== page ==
You would have thought people were expecting a flood. In a sense you'd be right: a flood of people. that's because the City of San Antonio suspends curfew at certain parks over the Easter weekend to allow for campers to set up tents. It's a tremendously popular thing to do. So, if you want to mark off your turf, the tradition is to chain a chair to a tree or picnic table, and thus secure your favorite spot.
San Antonians like Roxanne Hernandez have been celebrating Easter in Brackenridge Park for years. It takes her about two months to do the planning for the big day - or shall I say, week.
Her family has taken this spot for the last 15 years. To make sure they get the exact location, Roxanne and her family arrived on Monday.
"All the aunts and uncles already know where it is," says Roxanne.
But, they aren't allowed to stay overnight until Thursday, so they chain chairs to the picnic tables and leave when the park closes. But, they must return early the next morning to make certain they keep their place. This goes on each day until Thursday when, at last, they can pitch a tent. In this case, they will pitch eight tents for the group that will stake down the area and wait it out peacefully until Easter Sunday rolls around.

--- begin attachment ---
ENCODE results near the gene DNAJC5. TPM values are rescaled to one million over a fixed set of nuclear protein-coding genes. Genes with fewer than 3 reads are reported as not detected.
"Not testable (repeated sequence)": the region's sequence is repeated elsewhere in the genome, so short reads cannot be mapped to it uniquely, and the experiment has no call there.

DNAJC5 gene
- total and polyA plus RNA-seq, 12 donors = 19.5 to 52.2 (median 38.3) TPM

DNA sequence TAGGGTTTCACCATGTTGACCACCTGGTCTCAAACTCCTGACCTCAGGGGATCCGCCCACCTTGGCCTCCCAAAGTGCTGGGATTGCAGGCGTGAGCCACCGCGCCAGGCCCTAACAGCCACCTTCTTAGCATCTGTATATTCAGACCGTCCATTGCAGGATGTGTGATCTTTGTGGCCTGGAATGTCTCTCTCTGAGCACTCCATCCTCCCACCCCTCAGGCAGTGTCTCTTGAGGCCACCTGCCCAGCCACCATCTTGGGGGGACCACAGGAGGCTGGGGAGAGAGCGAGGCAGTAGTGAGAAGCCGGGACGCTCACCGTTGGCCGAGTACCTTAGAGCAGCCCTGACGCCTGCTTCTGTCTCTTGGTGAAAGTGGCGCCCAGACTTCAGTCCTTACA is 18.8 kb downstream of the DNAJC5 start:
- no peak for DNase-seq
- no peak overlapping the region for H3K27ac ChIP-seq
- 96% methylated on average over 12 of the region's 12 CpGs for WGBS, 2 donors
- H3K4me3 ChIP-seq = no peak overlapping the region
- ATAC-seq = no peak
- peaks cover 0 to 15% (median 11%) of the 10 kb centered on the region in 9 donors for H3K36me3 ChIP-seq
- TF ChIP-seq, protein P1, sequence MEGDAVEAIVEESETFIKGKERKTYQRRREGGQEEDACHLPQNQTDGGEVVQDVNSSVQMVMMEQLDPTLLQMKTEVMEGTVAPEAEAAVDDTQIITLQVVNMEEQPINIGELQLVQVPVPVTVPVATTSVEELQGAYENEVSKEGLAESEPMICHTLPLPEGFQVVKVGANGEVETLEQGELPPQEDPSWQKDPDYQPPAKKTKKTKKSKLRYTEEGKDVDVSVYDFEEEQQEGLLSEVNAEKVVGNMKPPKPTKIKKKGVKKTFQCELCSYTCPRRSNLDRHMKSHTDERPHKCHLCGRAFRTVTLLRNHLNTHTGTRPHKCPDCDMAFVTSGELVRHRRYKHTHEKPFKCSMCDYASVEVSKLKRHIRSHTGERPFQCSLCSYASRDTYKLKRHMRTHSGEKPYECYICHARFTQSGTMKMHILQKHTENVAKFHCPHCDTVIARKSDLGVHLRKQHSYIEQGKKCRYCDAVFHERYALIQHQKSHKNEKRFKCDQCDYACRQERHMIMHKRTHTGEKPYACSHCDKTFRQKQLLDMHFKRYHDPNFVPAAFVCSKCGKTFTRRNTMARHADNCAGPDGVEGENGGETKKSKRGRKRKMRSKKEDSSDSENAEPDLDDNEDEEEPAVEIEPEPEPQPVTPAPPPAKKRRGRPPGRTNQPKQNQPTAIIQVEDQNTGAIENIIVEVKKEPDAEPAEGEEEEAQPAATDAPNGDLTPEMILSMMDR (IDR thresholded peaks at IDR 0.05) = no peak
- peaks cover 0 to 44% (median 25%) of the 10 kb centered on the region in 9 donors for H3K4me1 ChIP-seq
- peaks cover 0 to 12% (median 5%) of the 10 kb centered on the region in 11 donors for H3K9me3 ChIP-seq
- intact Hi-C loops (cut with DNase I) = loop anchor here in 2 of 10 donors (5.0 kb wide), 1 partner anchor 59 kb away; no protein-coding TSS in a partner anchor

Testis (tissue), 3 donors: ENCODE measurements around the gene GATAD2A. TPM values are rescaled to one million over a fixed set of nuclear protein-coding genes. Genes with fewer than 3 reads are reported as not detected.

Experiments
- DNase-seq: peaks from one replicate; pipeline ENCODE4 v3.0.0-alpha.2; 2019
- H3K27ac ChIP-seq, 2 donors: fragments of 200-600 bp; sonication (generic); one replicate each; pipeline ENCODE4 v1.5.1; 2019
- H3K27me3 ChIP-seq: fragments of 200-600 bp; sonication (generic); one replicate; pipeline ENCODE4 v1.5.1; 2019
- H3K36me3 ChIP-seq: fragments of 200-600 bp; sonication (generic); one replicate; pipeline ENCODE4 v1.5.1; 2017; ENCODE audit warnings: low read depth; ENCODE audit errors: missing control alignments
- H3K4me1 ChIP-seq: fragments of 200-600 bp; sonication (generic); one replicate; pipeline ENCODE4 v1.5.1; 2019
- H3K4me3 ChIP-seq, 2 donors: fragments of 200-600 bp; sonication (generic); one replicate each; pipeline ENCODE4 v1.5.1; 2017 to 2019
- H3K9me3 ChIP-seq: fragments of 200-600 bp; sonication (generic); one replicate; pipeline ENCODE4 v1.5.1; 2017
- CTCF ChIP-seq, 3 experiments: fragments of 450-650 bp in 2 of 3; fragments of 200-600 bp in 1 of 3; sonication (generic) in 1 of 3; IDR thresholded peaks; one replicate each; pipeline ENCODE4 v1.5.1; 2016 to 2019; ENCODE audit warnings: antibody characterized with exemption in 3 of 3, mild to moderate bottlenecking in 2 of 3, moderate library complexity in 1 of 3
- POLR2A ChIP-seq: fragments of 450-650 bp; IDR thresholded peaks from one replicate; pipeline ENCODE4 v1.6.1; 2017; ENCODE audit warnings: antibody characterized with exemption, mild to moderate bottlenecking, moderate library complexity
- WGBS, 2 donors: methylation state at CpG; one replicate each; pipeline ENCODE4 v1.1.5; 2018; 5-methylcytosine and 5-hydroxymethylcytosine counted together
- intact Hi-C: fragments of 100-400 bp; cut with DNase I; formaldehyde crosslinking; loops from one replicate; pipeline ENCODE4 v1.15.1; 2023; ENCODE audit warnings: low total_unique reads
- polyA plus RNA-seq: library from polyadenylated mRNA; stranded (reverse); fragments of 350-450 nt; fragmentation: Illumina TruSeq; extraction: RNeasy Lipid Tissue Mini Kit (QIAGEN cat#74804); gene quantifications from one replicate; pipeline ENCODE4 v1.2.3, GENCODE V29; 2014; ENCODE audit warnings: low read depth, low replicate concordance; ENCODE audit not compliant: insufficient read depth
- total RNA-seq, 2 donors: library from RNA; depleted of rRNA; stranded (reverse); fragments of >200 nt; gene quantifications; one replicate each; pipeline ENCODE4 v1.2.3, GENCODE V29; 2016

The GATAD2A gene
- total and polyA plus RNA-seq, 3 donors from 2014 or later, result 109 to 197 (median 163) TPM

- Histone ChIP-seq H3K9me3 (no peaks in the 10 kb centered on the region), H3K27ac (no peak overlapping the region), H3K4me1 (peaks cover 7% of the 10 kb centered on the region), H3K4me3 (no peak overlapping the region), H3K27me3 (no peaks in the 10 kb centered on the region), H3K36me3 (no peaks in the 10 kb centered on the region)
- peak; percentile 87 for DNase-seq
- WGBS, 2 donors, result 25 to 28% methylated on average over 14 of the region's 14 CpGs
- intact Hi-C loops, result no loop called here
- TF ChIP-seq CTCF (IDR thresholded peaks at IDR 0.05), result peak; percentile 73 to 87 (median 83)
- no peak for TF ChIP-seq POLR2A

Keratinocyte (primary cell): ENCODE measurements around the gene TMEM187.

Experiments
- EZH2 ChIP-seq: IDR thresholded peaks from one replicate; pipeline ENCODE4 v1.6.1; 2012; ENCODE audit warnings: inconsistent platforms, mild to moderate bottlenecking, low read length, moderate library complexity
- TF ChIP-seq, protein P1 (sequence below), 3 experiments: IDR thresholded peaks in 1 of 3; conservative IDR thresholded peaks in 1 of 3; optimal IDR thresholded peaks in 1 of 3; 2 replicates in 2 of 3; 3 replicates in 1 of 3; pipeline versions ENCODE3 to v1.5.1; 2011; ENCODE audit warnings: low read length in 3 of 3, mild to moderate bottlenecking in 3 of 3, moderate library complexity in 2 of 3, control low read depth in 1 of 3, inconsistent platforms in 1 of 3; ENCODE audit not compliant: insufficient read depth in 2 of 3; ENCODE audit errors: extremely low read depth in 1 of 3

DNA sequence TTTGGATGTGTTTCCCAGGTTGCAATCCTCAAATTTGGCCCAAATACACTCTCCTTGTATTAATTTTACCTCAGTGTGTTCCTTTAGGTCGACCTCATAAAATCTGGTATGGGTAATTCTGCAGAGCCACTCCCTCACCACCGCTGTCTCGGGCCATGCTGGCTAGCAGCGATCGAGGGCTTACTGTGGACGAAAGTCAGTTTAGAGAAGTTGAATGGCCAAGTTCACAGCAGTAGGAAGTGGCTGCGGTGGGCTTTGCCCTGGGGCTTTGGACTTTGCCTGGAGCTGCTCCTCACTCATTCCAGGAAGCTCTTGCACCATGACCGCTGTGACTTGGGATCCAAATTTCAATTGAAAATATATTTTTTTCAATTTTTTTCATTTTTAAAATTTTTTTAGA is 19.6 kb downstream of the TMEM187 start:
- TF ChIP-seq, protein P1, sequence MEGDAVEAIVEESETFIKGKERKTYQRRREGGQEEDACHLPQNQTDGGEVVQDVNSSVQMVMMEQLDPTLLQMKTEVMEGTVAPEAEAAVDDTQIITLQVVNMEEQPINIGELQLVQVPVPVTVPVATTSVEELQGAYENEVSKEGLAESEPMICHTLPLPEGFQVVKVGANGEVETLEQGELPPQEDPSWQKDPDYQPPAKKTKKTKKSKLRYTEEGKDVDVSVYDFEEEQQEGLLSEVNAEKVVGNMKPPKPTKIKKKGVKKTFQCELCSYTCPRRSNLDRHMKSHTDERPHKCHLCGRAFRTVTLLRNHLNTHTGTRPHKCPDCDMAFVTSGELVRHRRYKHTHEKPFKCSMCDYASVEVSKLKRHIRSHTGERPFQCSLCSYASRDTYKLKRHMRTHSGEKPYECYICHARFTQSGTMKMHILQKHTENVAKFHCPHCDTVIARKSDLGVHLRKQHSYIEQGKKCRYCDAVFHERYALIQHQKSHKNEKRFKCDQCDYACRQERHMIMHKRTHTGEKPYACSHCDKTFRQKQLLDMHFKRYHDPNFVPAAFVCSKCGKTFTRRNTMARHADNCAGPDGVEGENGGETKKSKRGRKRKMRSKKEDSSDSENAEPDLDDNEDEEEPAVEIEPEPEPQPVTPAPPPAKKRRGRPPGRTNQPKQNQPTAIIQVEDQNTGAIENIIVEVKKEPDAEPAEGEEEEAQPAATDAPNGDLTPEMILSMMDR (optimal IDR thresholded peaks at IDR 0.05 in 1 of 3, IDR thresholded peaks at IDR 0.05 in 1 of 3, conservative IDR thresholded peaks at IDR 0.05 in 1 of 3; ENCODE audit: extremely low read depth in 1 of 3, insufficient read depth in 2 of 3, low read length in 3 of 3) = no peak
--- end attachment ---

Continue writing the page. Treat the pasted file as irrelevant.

"We just keep trying to keep it together," Roxanne's voice shakes as she tells how the tradition began with her uncle who is now deceased.
This family tradition like so many others at the park includes: an Easter egg hunt, Easter egg toss, kickball, race-ball and plenty of eats.
Nearby, Anthony Mendiola and his family have also been staking their claim since Monday. For them, the tradition goes back five years. Anthony show me around the site, pointing out the cooking area, that is sunny now, but as dinnertime approaches is richly shaded. The Mendiolas like the spot near the edge of the park. It is next to the creek where they take the kids to do a little fishing. That is separate from the Friday night fish fry that is the family's tradition.
Anthony says some campers bring out their own porta-potties. For Anthony, that extra $130 expense is unnecessary since he says the city brings out extra facilities each year - and keeps them very clean.
Anthony's family sets up a huge volleyball net that accommodates two teams of ten. He says at night the ducks come up from the creek and beg for a few midnight snacks.
The Occupy San Antonio activists also found a terrific spot to tent. I found them wading barefoot in the cool, shady creek. They are calling this weekend's event "Occupy the Sun." They say it's a more low-key, relaxed atmosphere to show what occupying would ideally be like if they were allowed to stay in HemisFair Park.
And that's the way it goes all along Brackenridge Park for the remainder of the week. Campers are pitching tents, napping under the tall canopy of trees along the San Antonio River, holding down the fort until everyone arrives: the family, the friends, the children...and the Easter Bunny.